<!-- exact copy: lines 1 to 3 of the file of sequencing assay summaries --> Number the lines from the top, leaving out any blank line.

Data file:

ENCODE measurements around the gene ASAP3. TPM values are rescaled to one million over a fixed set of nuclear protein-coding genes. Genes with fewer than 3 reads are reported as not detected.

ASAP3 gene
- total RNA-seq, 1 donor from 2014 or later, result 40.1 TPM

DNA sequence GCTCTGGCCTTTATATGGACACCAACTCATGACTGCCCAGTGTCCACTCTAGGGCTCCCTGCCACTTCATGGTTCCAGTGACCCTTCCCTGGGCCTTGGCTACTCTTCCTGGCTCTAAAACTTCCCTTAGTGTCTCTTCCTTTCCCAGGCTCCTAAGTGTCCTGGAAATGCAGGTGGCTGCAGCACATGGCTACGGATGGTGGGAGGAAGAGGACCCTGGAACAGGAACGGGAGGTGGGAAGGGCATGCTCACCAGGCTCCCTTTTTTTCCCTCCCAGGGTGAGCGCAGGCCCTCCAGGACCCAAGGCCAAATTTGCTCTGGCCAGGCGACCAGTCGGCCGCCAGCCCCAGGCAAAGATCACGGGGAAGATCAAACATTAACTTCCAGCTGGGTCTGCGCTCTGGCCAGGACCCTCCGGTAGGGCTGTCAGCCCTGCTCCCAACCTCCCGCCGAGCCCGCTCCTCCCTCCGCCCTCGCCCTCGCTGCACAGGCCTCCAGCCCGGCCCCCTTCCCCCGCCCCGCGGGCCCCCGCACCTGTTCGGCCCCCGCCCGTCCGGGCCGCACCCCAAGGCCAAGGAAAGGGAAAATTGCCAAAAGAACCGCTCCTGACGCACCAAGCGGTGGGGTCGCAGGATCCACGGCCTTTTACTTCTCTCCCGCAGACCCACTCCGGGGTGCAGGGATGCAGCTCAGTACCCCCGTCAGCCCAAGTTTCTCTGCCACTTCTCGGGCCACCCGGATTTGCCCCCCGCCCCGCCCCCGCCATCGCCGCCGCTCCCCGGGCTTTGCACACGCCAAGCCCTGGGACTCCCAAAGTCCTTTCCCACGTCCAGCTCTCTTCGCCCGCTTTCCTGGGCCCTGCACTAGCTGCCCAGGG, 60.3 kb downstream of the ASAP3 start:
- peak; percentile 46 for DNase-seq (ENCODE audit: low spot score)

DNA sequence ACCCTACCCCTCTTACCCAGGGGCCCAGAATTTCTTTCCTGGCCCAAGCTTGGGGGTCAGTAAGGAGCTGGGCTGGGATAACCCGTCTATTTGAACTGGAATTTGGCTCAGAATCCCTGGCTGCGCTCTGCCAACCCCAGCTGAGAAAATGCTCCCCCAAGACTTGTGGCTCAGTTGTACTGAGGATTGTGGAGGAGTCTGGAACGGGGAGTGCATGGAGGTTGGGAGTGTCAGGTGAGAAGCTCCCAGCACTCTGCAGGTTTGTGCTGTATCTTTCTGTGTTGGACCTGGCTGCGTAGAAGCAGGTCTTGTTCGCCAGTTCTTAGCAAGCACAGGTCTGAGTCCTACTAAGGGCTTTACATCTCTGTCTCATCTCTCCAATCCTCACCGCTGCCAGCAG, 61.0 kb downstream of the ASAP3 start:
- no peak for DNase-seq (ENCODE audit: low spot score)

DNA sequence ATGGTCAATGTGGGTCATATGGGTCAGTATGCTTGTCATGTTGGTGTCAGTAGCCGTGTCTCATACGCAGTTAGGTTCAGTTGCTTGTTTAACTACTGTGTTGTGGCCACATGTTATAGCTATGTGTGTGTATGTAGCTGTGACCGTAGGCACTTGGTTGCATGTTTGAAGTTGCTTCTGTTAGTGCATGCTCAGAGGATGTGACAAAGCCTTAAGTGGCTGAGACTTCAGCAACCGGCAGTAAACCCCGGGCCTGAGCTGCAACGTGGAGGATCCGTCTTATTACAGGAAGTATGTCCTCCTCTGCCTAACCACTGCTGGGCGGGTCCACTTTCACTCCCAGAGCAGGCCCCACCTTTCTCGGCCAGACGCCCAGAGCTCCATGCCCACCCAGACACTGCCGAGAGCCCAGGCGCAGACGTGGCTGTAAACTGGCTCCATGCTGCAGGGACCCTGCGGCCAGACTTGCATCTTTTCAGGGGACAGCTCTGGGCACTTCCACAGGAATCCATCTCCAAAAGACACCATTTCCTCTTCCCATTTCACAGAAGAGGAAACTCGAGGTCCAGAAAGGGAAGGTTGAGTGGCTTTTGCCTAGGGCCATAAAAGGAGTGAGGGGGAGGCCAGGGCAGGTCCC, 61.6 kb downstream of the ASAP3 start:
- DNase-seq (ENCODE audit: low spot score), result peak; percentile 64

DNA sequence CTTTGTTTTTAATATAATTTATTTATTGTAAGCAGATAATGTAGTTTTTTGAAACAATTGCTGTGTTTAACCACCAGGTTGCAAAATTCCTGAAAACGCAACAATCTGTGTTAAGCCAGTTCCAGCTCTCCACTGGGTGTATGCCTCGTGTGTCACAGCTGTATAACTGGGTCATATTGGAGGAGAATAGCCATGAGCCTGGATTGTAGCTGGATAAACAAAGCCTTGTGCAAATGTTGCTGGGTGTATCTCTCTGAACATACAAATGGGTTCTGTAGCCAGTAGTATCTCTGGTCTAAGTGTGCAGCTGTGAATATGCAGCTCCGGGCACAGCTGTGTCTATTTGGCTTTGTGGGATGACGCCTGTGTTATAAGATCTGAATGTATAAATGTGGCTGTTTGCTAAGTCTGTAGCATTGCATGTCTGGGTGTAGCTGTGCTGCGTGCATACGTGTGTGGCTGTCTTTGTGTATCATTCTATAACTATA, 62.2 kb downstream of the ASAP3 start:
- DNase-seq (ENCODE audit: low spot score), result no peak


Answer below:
ENCODE measurements around the gene ASAP3. TPM values are rescaled to one million over a fixed set of nuclear protein-coding genes. Genes with fewer than 3 reads are reported as not detected.

ASAP3 gene
- total RNA-seq, 1 donor from 2014 or later, result 40.1 TPM